Friday, May 22, 2009

BankUnited Fails in Year's Biggest Bust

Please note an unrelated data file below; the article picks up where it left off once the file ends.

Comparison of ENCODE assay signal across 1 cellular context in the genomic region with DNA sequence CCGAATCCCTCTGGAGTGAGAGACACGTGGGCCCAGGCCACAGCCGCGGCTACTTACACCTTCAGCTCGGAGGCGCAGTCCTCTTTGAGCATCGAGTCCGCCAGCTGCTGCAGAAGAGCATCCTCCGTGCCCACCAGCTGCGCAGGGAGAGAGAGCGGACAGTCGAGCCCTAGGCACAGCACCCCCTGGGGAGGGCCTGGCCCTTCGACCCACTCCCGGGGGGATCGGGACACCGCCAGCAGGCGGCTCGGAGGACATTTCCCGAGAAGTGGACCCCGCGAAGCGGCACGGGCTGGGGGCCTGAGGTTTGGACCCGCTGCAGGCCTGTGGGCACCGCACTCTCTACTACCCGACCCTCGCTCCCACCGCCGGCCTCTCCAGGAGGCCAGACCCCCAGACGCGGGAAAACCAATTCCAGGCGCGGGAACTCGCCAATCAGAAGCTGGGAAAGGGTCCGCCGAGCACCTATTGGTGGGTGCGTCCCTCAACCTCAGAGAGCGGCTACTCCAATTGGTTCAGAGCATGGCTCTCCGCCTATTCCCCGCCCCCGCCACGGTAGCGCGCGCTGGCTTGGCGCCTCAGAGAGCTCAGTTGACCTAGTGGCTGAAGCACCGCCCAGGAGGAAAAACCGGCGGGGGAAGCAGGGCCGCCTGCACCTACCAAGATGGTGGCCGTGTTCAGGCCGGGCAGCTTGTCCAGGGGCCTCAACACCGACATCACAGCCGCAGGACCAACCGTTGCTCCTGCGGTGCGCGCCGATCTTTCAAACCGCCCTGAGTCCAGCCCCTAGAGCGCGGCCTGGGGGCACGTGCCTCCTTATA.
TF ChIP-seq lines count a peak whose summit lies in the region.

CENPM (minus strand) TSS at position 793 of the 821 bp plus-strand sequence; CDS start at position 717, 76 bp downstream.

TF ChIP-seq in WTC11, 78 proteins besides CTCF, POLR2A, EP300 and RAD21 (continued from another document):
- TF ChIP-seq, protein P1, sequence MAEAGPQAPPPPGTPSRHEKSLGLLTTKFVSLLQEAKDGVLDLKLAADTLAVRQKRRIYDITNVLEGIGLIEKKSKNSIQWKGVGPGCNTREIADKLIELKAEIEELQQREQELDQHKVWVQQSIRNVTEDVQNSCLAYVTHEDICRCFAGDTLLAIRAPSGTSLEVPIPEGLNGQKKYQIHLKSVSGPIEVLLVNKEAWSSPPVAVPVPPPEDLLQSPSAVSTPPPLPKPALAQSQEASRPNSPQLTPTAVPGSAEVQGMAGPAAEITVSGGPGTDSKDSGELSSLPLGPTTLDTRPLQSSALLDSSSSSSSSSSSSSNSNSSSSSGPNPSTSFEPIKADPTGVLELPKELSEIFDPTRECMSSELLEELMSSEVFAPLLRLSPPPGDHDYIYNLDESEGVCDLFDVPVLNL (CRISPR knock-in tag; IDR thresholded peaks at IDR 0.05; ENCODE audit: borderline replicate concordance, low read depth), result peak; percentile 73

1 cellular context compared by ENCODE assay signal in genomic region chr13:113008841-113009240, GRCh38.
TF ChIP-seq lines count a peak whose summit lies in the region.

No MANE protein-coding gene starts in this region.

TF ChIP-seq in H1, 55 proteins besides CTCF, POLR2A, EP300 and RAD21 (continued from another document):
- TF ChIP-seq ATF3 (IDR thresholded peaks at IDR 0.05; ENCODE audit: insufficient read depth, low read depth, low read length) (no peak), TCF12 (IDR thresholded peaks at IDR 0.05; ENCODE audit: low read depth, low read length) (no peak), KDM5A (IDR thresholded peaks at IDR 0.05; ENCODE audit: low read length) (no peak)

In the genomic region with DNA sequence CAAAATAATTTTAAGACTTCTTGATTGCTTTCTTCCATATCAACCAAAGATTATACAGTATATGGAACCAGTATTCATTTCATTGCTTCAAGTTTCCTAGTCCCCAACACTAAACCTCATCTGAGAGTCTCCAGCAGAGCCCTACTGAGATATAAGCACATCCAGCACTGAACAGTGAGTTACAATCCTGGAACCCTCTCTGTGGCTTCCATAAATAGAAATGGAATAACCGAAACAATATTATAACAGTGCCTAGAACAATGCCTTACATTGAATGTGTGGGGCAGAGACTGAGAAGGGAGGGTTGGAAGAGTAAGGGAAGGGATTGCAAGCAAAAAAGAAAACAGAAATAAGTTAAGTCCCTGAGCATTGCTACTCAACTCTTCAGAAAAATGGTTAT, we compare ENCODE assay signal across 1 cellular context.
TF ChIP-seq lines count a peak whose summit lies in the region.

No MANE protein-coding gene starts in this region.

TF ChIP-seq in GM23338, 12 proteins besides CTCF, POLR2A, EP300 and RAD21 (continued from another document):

By DAMIAN PALETTA and JOE BEL BRUNO Federal regulators seized Florida's BankUnited FSB on Thursday, the biggest bank failure this year, one that the Federal Deposit Insurance Corp. estimates will cost its weakened insurance fund $4.9 billion. BankUnited, which was owned by holding company BankUnited Financial Corp., is the second-costliest bank failure of the financial crisis, trumped only by IndyMac Bank, which failed in July at an estimated cost to the FDIC of about $11 billion. Banks That Went Bust Review the details on the banks that have been shut down by federal regulators since the start of 2008. Real Time Econ: Inside Fed's Balance Sheet BankUnited's failure is a stark reminder of how fragile many banks in the country remain. The U.S.'s 19 biggest banks this month performed better than expected on government "stress tests" and several large and midsize banks in recent weeks have successfully raised capital through public stock offerings. Government officials say they are still concerned, though, about dozens of banks across the country that made bad bets on real estate, and these troubles will likely continue to ripple through the financial system. The FDIC sold the company's banking operations to a private-equity team headed by John Kanas, the former head of North Fork Bank. The bank's 85 branches will reopen Friday during normal business hours under the same name. The sale protected depositors. BankUnited had $12.8 billion of assets and $8.6 billion in deposits, and regulators said it was critically undercapitalized. Mr. Kanas's team agreed to pump $900 million in new capital into the bank and to acquire $12.7 billion of the bank's assets and $8.3 billion of certain deposits that are considered less risky. The FDIC agreed to absorb most future losses on a $10.7 billion pool of assets that the investment team will manage. BankUnited's collapse puts further strain on the FDIC's deposit-insurance fund, which guarantees most deposits against the risk of a bank failing. BankUnited is the 34th bank to fail this year, after 25 went under last year. A BankUnited spokeswoman referred questions to the FDIC. The FDIC said the investment group's acquisition of BankUnited was the "least costly" resolution for the deposit insurance fund. View Full Image Associated Press Linda F. Beavers, regional ombudsman with the FDIC, puts a up a press release at the headquarters of BankUnited on Thursday in Coral Gables, Fla. Mr. Kanas, 62 years old, said the strategy for the company will be to use it as a launching pad for more deals in Florida as the economy begins to rebound. He said the private-equity consortium wouldn't have bought BankUnited without some kind of government guarantees. The FDIC's deposit insurance fund had just $19 billion at the end of 2008 to backstop trillions of dollars in deposits. To replenish the fund, the agency is scheduled to vote Friday on a controversial plan to assess a special one-time fee against more than 8,000 banks. President Barack Obama signed a bill into law Wednesday that allows the FDIC to borrow as much as $100 billion from the Treasury Department to shore up its fund, a measure the FDIC had sought for months. BankUnited, based in Coral Gables, is a high-profile casualty of the banking crisis. Its problems stemmed largely from its forays into risky housing loans. The bank, founded in 1984, specialized in an exotic type of mortgage made to people living outside the U.S. who wanted to buy property in Florida. As of June 30, 2008, BankUnited was holding about $1.4 billion of these so-called "nonresident alien" mortgages, representing 11.4% of the bank's total loan portfolio. Some investors questioned BankUnited's emphasis on such loans, which primarily went to people in Latin America who wanted a Florida home for vacation or investment purposes. Skeptics argued the loans were riskier than mortgages to U.S. residents because the loans didn't finance borrowers' primary residences. When the Florida real-estate market eroded, some borrowers became delinquent or defaulted on their loans. John Kanas BankUnited holds about 2.1% of deposits in Florida, according to the latest figures, a state hit hard by a real-estate collapse. That ranks it eighth among all financial institutions in the state. The private-equity consortium buying the bank includes W.L. Ross, Blackstone Group, Carlyle Group and Centerbridge Partners. The sale represents one of the largest private-equity investments into banks since the financial crisis began two years ago. It's the first bank investment for Blackstone, the New York private-equity giant led by Stephen Schwarzman. The new owners hope to use BankUnited as an acquisition vehicle when other Florida-based banks go under, according to a person familiar with the group's thinking. As BankUnited struggled, it caused problems for the federal government. In March, the Treasury Department placed the acting head of the Office of Thrift Supervision on leave amid allegations the agency allowed BankUnited to improperly report its financial condition as healthier than it was. The Treasury is still investigating the issue. Many people have called for the government to abolish the OTS because of its supervision of several banks that have failed in the past year, including Washington Mutual, IndyMac and Downey Savings & Loan. When word recently leaked that Mr. Kanas and other investors were contemplating investing in BankUnited, markets cheered the news as a long-awaited sign investors were starting to tiptoe back into the beleaguered industry. But investors were willing to pump money into BankUnited only after regulators seized it and agreed to protect investors against most losses on the bank's troubled loans. That doesn't bode well for other troubled banks looking to lure outside capital. Regulators told BankUnited in April it needed to raise capital or sell itself to avoid being seized. The FDIC shopped the thrift to a host of potential bidders over the past few weeks people familiar with the matter said. Though BankUnited is the largest financial institution based in Florida, the FDIC didn't receive the kind of interest it had hoped for. There were only two bidders that emerged, including Mr. Kanas's group, those people said. The FDIC has tried to head off potential confusion among customers in Florida, running public-service advertisements in both English and Spanish that explain how deposit insurance works. "We'll have staff at all the branches so that customers will understand it will be business as usual tomorrow," FDIC spokesman Andrew Gray said. —Peter Lattman and David Enrich contributed to this article. Write to Damian Paletta at